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Issue Date: August 2013, Posted On: 8/2/2013

Suffolk professor discusses popular innovative ideas challenge
Inventor, businessman and entrepreneur Sushil Bhatia has founded multiple companies, established a large-scale distribution network for a Fortune 200 company, and served as the president and CEO of a manufacturer and global distributor of marking and coding equipment.

It should come as no surprise, therefore, that the Suffolk University professor has flipped a small innovation challenge geared towards his classroom students into a $100,000 competition with global implications.

Recognizing his considerable efforts to grow the project, in 2012 Suffolk University named the challenge the Dr. Sushil Bhatia Competition for Innovative Ideas.

"It was a big honor to get that recognition from the university," Bhatia said. "I started it from scratch and have grown it like an entrepreneur."

As Bhatia explained to INDIA New England, the challenge initially formed back in 2006 after the professor joined Suffolk University full-time. Teaching courses on innovation and new product development, Bhatia's competition generally drew only 20 to 25 submissions — all from students enrolled in his development courses.

However, like a true entrepreneur, Bhatia eventually began expanding the challenge to a broader audience. After branching out to include Suffolk's entire business school, the professor ultimately was also able to get the entire university involved in the challenge.

And today, the general public — and not just Suffolk University students — have the option of submitting ideas for consideration.

"That's the whole point of the competition," Bhatia said in reference to including Suffolk University along with the public. "Expanding the competition gives it a more global reach and more people can connect to Suffolk University."

And just by looking at figures alone, it's clear more people are connecting to Suffolk through the challenge. Bhatia estimated roughly 300 submissions have been received for this year's competition — a substantial increase from the mere 20 to 25 entries from several years ago.

Those 300 submissions are broken down into a number of different award categories. This year's categories include freshman student, sophomore student, junior student, senior student, graduate student, and alumni award divisions.

Additionally, a Bottom of the Pyramid Award and a Urvashi Bhatia Green Product Award are both open to the general public.

The Bottom of the Pyramid Award recognizes inexpensive and useful products designed to help the billions of people around the world who earn just $2 a day.

On the other hand, the Urvashi Bhatia Green Product Award, which was named after Bhatia's wife, is given to ideas that meet environmental needs. "She has been my source of inspiration and a major force that has inspired some of my inventions," Bhatia said of his wife.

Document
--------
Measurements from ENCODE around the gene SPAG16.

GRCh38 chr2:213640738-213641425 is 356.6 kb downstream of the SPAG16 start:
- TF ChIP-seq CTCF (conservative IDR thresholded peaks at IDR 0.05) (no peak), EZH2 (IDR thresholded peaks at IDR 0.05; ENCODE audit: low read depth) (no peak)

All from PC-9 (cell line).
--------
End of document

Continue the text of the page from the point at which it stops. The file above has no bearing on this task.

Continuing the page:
Along with an increase in award categories and submissions, the overall amount of prize money up for grabs has also skyrocketed. Since the program's inception in 2006, prize money has steadily increased: from $5,000 to $25,000, and later from $25,000 to $50,000.

Today, participants in the Dr. Sushil Bhatia Competition for Innovative Ideas compete for $100,000 in awards and other various services.

The judges, as Bhatia explained, are not associated with Suffolk University — a component that excludes prejudicial decisions during the deliberation process. Their connections to the outside world can also help winners enter into a much bigger market with their products.

And on that end, contest winners are required to draft product development plans to showcase how they intend on launching their novel ideas into actual marketplace products. "Not many of the ideas are converted into real products," Bhatia explained. "This forces them to take action."

It also forces them to take action because their award money is entirely dependent on these product development plans. Winners receive 25 percent of their award money based on these quarterly reports, according to Bhatia, with resources available to help them throughout the way.

The professor is also known for this unique teaching method, a style he has termed meditate and innovate. Focused on breathing and laughing, Bhatia says the style helps people open their minds.
He's also coined the phrase think neutral — a term he associates with calming the mind down to encourage creative and innovative thinking.

"Our brains are so overloaded with thoughts and ideas that we cannot properly sift through the various thoughts to think rationally and calmly. In such an overload, how, then, can we expect to create space in our head for new and innovative ideas to deal with our situation — be it personal or professional," Bhatia writes on his website.

"This is where yoga and the art of laughter come into the picture. Both work to clear the mind and the body of stress and thought overload," it continues. "When the mind is relieved of unnecessary thoughts space is created for new and innovative ideas to flow in."

His unique style has caught on with many — and not just his students. Bhatia has been interviewed on Good Morning America and CNN, while the Wall Street Journal also published a column on his meditate and innovate style of thinking.

To learn more about this year's Dr. Sushil Bhatia Competition for Innovative Ideas, visit www.suffolk.edu/innovativeideas.
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